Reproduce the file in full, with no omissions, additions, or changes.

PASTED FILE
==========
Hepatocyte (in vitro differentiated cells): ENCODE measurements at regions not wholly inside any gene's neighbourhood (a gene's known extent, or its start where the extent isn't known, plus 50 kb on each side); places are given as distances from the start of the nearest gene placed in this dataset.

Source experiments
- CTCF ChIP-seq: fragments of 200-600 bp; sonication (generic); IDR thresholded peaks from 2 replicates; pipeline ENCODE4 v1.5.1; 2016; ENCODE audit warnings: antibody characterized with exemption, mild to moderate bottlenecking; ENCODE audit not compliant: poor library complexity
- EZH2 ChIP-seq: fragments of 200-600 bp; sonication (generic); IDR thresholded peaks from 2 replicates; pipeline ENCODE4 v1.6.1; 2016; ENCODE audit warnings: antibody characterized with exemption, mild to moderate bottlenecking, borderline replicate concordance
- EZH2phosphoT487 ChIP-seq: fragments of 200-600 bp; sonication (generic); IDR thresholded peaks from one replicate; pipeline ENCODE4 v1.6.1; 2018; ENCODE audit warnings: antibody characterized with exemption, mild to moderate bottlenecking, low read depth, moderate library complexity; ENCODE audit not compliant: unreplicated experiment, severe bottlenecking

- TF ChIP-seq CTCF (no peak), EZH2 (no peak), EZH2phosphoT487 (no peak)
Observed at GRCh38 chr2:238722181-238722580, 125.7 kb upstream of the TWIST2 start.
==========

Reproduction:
Hepatocyte (in vitro differentiated cells): ENCODE measurements at regions not wholly inside any gene's neighbourhood (a gene's known extent, or its start where the extent isn't known, plus 50 kb on each side); places are given as distances from the start of the nearest gene placed in this dataset.

Source experiments
- CTCF ChIP-seq: fragments of 200-600 bp; sonication (generic); IDR thresholded peaks from 2 replicates; pipeline ENCODE4 v1.5.1; 2016; ENCODE audit warnings: antibody characterized with exemption, mild to moderate bottlenecking; ENCODE audit not compliant: poor library complexity
- EZH2 ChIP-seq: fragments of 200-600 bp; sonication (generic); IDR thresholded peaks from 2 replicates; pipeline ENCODE4 v1.6.1; 2016; ENCODE audit warnings: antibody characterized with exemption, mild to moderate bottlenecking, borderline replicate concordance
- EZH2phosphoT487 ChIP-seq: fragments of 200-600 bp; sonication (generic); IDR thresholded peaks from one replicate; pipeline ENCODE4 v1.6.1; 2018; ENCODE audit warnings: antibody characterized with exemption, mild to moderate bottlenecking, low read depth, moderate library complexity; ENCODE audit not compliant: unreplicated experiment, severe bottlenecking

- TF ChIP-seq CTCF (no peak), EZH2 (no peak), EZH2phosphoT487 (no peak)
Observed at GRCh38 chr2:238722181-238722580, 125.7 kb upstream of the TWIST2 start.